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Gwinnett Pediatrics & Adolescent Medicine
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  • Ventilation tubes are tiny plastic tubes that are inserted through the eardrum by an ear, nose, and throat surgeon. They are also called tympanostomy tubes, because they are placed in the tympanic membrane (eardrum).
  • At least 1 million children in the United States (most of them 1 to 3 years of age) have ventilation tubes placed each year. 

The ventilation tubes are used to drain fluid out of the middle ear space and ventilate the area with air. The eardrum normally vibrates with sound because the space behind it (the middle ear) is filled with air. If it is filled with fluid, the hearing is muffled. This happens with ear infections. Sometimes after the infection clears, the fluid remains. This occurs if the eustachian tube (which runs from the back of the nose to the middle ear) has become blocked and no longer allows air in and fluid out. Following an ear infection, approximately 30% of children still have fluid in the middle ear at 1 month, 20% at 2 months, and 5% at 4 months. The main concern about prolonged fluid in the middle ear is that the associated hearing deficit may have an impact on speech development. By 5 years of age, the eustachian tube is wider and fluid usually doesn't persist long after ear infections are treated.


Ventilation tubes allow secretions to drain out of the middle ear space and air to reenter. The risk of recurrent ear infections is greatly reduced. The hearing returns to normal with the tube in place and speech development can get back on track. Tubes also prevent the fluid from becoming thicker (a "glue ear") and damaging the middle ear. The ventilation tubes also buy time while the child matures and the eustachian tubes begin to function better.


First, approximately 10% of children with ventilation tubes continue to have ear infections with drainage and pain. These bouts of infection, which require antibiotics, probably would have occurred anyway. Second, complications may occur around the tubes falling out too early or too late. Normally the tubes come out and fall into the ear canal after about 1 year. Sometimes they come out too quickly and need to be replaced by another set. If they remain in the eardrum for over 2 years, the ear, nose, and throat specialist may need to remove them. Third, after they come out, some leave scarring of the eardrum or a small hole (perforation) that doesn't heal. These both can cause a small hearing loss. Because of these possible complications and the requirement for an anesthetic, physicians recommend ventilation tubes only for children who definitely need them.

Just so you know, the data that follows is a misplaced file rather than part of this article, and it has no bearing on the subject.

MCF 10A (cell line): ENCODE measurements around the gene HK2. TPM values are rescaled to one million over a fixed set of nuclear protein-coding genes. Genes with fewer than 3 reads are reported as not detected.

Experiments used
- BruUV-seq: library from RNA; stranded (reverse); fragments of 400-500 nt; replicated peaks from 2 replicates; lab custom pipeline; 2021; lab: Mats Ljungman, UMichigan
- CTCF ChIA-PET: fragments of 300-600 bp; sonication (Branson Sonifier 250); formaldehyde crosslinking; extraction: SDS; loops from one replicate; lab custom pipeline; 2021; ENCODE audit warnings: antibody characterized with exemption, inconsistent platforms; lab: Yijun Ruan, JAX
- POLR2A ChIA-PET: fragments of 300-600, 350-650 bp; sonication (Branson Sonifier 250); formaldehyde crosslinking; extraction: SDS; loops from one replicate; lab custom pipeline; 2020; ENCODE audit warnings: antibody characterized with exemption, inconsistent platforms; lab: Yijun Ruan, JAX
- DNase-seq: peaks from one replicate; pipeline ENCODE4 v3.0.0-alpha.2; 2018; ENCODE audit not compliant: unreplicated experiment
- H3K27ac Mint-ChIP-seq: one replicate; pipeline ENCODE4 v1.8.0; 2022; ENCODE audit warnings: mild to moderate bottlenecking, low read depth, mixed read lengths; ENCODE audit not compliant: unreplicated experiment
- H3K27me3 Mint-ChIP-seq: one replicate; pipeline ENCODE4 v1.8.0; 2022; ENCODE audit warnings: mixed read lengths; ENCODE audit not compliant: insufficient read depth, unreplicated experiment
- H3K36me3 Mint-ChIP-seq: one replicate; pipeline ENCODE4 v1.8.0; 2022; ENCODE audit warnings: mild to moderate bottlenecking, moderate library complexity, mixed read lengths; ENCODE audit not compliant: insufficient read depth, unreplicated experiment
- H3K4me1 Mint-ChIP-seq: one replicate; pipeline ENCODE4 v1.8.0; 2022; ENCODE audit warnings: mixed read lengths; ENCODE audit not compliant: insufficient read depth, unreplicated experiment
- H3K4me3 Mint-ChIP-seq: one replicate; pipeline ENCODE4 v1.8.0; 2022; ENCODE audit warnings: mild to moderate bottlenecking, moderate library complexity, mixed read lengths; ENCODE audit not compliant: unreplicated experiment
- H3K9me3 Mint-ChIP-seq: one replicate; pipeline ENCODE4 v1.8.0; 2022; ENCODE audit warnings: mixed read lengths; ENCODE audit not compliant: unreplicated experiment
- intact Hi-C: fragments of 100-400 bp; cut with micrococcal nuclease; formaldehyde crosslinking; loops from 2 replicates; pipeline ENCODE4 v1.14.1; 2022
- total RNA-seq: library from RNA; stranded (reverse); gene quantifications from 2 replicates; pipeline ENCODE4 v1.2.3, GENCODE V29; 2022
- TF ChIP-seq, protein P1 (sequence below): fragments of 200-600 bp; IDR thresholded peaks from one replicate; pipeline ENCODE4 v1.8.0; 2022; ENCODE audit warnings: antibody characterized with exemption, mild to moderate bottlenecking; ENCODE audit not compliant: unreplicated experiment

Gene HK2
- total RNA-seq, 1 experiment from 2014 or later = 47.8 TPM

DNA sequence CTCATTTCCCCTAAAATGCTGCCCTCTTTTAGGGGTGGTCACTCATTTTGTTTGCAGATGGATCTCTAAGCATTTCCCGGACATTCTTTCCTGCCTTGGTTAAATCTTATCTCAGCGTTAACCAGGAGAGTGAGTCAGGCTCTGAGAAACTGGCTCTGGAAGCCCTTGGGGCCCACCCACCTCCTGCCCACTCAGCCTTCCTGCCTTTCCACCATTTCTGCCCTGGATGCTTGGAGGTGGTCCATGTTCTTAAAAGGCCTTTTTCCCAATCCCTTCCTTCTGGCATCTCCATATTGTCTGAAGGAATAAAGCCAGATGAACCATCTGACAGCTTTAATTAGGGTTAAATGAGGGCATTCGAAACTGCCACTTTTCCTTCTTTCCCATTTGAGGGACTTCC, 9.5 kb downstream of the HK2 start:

As described earlier, most children with a hearing loss caused by fluid in their middle ear have it on just a temporary basis. During this time when you talk with your child, get close to him, get eye contact, get his full attention, and occasionally check that he understands what you have said. If not, speak in a louder voice than you normally use. A common mistake is to assume your child is ignoring you when actually he doesn't hear you. Reduce any background noise from radio or television while talking with your child. If your child goes to school, be sure he sits in front near the teacher. (Middle ear fluid interferes with the ability to hear in a crowd or classroom.) Keep in mind that most children's speech will catch up following a brief period of partial hearing.


The surgical placement of ventilation tubes is usually indicated if several of the following conditions are met:

  • The fluid has been present continuously for over 4 months.
  • Both ears are involved.
  • The fluid has caused a documented hearing loss. (Although a loss greater than 20 decibels (dB) can significantly affect speech, many children with fluid in their ears have nearly normal hearing.)
  • The fluid has caused a speech delay (e.g., child is not using 3 words by 18 months or 20 words by 2 years).
  • Recurrent ear infections have failed to respond to treatment with continuous antibiotics.


Chronic ear fluid and recurrent ear infections are usually due to a blocked eustachian tube. If any of the following triggers are present, treat or eliminate them before considering ventilation tubes.

  • Exposure to tobacco smoke.
  • Drinking a bottle while lying down (or bottle propping) can cause milk to enter the middle ear space.
  • Children with nasal allergies have more frequent ear fluid buildup. Consider this if your child has associated hay fever, eczema, asthma, or food allergies.
  • Children with nightly snoring caused by large adenoids may also have ear problems.

Instructions for Pediatric Patients, 2nd Edition, ©1999 by WB Saunders Company.
Written by Barton D. Schmitt, MD, pediatrician and author of Your Child’s Health, Bantam Books, a book for parents.

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